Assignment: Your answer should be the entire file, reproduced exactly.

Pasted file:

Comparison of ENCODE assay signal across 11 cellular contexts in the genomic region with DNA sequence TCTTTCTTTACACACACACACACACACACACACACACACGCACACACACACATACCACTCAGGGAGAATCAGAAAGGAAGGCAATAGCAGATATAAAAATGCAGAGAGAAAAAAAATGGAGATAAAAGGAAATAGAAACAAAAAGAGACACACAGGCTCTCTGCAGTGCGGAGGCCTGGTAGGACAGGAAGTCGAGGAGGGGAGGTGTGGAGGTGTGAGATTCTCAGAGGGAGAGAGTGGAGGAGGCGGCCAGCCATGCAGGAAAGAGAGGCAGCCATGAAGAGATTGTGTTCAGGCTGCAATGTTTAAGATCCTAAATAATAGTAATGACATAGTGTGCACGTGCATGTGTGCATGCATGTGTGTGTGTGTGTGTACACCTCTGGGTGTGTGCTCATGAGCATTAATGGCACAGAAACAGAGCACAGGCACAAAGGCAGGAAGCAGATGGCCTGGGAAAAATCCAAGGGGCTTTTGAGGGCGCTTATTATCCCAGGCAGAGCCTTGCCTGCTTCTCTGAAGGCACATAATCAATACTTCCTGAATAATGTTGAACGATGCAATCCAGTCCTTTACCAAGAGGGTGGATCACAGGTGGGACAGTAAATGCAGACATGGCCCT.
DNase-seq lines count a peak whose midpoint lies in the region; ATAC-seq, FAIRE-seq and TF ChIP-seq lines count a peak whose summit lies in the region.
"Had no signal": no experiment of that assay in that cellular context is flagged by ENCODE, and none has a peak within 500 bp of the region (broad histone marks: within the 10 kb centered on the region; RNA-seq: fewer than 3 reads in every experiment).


Comparison of ENCODE assay signal across 11 cellular contexts in the genomic region with DNA sequence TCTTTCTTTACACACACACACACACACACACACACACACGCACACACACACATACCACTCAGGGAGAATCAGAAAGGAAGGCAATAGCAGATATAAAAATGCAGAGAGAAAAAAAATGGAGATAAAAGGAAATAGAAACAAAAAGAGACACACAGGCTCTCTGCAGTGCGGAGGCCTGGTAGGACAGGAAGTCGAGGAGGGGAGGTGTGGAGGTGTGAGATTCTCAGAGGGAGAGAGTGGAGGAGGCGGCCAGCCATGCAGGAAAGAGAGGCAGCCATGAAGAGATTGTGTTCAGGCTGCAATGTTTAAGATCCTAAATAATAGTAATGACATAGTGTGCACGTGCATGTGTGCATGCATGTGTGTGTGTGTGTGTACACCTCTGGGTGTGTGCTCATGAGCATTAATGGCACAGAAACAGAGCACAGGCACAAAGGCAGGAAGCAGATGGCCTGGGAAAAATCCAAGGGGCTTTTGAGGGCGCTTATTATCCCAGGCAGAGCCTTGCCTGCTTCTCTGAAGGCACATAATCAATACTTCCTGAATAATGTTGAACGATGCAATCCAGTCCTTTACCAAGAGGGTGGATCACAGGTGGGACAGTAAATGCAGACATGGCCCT.
DNase-seq lines count a peak whose midpoint lies in the region; ATAC-seq, FAIRE-seq and TF ChIP-seq lines count a peak whose summit lies in the region.
"Had no signal": no experiment of that assay in that cellular context is flagged by ENCODE, and none has a peak within 500 bp of the region (broad histone marks: within the 10 kb centered on the region; RNA-seq: fewer than 3 reads in every experiment).